Arisaema seed germination
wpz at SPRYNET.COM
Wed Feb 10 01:24:02 CET 1999
Antiseptic?? Since when?? Mine always gets a fuzzy white film of growth. As
a matter of fact, just last week I nuked a batch in the microwave to sterilize
it, and this week it fuzzed up again. And I even had the container sealed to
prevent spores from landing on the surface. Though I didn't really wash the
container it was in. Hmmm....
Anne Chambers wrote:
> In message <email@example.com>, Rand Nicholson
> <writserv at NBNET.NB.CA> writes
> >Ray wrote:
> >>Obviously the Deno Method (paper towels) is not for everyone. A
> >>commercial grower would
> >>go mad trying to keep tabs on the radicle emergence and keeping them from
> >>growing into the paper.
> >>On the other hand, it works very well for those who start 5 of this and 5
> >>of that and are more than
> >>happy to keep tabs on the plants. Transplanting the seed with radicle
> >>extended is the tricky part.
> >>It needs to be done immediately as the radicle shows, and carefully.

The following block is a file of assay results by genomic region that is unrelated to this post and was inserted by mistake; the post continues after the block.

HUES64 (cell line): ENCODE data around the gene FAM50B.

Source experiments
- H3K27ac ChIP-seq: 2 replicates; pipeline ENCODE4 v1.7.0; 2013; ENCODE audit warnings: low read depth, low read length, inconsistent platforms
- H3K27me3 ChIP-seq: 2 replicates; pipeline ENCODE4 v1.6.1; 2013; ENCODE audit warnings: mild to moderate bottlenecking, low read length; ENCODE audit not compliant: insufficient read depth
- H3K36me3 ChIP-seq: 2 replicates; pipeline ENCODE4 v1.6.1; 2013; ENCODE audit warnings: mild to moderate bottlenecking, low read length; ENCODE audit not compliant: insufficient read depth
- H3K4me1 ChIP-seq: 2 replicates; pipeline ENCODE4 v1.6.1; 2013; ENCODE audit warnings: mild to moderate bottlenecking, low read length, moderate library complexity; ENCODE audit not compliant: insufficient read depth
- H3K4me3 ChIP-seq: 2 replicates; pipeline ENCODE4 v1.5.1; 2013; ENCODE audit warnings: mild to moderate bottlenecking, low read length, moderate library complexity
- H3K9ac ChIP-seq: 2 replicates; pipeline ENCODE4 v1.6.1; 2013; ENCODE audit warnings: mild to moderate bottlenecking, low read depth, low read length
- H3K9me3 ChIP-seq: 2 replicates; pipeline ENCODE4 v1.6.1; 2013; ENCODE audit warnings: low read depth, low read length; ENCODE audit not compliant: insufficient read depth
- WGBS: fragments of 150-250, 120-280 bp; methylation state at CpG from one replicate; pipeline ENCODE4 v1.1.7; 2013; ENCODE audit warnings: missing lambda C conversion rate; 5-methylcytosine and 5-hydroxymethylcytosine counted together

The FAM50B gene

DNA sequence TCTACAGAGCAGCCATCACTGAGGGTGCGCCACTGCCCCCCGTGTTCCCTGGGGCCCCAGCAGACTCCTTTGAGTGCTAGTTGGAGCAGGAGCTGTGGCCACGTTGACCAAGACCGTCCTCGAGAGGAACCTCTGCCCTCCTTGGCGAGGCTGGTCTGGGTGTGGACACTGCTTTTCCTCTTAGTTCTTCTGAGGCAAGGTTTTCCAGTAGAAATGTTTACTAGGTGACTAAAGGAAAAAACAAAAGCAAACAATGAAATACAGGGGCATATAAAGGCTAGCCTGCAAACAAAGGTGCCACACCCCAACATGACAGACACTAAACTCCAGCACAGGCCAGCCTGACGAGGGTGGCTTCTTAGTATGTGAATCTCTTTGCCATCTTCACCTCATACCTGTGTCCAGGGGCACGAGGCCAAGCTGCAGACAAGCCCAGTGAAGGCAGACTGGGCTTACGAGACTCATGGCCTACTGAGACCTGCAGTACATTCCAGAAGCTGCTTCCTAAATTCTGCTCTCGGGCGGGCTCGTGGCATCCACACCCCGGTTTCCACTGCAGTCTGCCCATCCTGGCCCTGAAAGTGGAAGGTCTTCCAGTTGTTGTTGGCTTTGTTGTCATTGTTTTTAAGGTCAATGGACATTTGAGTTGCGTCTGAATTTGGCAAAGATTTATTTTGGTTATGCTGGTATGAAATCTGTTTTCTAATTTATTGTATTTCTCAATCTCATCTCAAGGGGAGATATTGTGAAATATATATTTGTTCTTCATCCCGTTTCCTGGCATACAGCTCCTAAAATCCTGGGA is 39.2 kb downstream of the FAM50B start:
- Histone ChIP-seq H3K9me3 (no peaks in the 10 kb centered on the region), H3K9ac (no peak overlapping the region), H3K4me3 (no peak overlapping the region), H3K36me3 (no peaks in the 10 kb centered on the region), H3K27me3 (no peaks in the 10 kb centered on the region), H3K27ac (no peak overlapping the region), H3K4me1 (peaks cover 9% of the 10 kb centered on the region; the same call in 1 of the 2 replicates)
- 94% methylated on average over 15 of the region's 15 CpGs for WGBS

> >Here is a real no-brainer that works: You can also take a bit of _moist_
> >(not wet) sphagnum moss, stuff it in the bag with the seeds and put it in
> >the crisper until the seeds show signs of germination. As soon as the
> >radicle shows, pot 'em up and away you go. I soak the seeds overnight and
> >dust them with sulphur before I do this and don't get mold. I believe that
> >the sphagnum helps, also.
> >Kind Regards,
> >Rand Nicholson <writserv at nbnet.nb.ca>
> >New Brunswick, Canada
> >The Great White Frozen North
> Rand is right about sphagnum - it does have antiseptic properties,
> that's why it's good for germinating seeds on without mould growth. It
> was used as an emergency field dressing for wounds sometimes. For the
> same reason, dried sphagnum was used as an absorbent material before the
> advent of babies' nappies (diapers in the US)!
> Back to arisaemas! - I'd like to add my thanks to Craig and his team for
> all their effort, much appreciated.
> Anne Chambers
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